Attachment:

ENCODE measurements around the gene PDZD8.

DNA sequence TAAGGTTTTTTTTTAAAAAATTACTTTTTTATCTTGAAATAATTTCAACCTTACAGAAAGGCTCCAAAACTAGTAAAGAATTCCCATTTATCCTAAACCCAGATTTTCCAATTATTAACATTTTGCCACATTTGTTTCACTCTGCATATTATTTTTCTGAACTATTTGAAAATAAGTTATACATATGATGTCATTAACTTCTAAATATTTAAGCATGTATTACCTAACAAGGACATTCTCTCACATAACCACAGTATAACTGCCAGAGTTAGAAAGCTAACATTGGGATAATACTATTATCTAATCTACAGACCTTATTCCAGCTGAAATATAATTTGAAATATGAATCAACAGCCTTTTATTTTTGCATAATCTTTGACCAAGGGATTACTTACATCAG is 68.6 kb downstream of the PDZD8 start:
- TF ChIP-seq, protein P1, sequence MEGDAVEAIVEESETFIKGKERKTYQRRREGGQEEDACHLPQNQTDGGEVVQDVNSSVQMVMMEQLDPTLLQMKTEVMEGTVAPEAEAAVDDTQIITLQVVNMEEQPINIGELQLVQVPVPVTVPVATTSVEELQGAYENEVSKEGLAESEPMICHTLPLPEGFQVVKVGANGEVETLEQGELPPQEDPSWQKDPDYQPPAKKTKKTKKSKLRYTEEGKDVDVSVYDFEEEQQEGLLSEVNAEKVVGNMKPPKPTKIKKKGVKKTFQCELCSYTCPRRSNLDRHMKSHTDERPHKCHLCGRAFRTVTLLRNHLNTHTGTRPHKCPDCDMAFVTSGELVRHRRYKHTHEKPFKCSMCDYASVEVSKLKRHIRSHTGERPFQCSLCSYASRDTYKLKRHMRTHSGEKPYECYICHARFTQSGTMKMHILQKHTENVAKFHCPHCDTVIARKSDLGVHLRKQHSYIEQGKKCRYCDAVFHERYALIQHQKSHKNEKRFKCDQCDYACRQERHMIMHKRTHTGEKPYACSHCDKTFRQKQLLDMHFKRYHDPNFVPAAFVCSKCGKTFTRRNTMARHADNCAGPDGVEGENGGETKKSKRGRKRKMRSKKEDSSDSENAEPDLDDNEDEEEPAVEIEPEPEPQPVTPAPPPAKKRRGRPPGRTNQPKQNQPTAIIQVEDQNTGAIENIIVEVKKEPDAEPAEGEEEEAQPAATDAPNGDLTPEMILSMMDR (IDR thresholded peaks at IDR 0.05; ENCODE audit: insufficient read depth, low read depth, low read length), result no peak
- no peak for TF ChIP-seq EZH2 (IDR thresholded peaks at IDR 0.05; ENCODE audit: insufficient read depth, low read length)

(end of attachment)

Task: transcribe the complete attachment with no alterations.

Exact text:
ENCODE measurements around the gene PDZD8.

DNA sequence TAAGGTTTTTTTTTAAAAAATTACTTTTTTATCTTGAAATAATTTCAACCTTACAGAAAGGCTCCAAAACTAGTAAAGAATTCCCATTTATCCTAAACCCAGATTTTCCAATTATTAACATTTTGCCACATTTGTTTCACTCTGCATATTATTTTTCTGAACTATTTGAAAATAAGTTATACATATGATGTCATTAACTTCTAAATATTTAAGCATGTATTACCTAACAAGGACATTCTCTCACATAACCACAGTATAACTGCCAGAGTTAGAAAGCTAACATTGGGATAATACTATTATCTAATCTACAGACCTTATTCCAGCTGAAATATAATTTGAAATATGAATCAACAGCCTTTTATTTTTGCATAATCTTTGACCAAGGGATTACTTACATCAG is 68.6 kb downstream of the PDZD8 start:
- TF ChIP-seq, protein P1, sequence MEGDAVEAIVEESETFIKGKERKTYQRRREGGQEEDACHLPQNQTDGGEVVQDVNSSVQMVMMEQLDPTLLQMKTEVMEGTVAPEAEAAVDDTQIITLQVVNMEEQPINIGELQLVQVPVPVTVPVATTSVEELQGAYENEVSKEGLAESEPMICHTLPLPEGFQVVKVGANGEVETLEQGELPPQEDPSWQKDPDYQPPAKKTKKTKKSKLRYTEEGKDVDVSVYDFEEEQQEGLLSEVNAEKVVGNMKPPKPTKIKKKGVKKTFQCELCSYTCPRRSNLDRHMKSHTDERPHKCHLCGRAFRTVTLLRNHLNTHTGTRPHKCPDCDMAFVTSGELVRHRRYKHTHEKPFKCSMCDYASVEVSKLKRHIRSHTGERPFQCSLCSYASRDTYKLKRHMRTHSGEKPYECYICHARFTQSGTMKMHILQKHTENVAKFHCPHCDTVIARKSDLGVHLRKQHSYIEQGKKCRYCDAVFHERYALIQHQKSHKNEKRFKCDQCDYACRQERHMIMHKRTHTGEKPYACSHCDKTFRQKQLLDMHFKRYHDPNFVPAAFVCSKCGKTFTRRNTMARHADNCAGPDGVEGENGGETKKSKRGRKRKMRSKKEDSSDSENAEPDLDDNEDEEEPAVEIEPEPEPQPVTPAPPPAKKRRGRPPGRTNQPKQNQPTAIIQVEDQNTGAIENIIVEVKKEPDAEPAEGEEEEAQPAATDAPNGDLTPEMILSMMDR (IDR thresholded peaks at IDR 0.05; ENCODE audit: insufficient read depth, low read depth, low read length), result no peak
- no peak for TF ChIP-seq EZH2 (IDR thresholded peaks at IDR 0.05; ENCODE audit: insufficient read depth, low read length)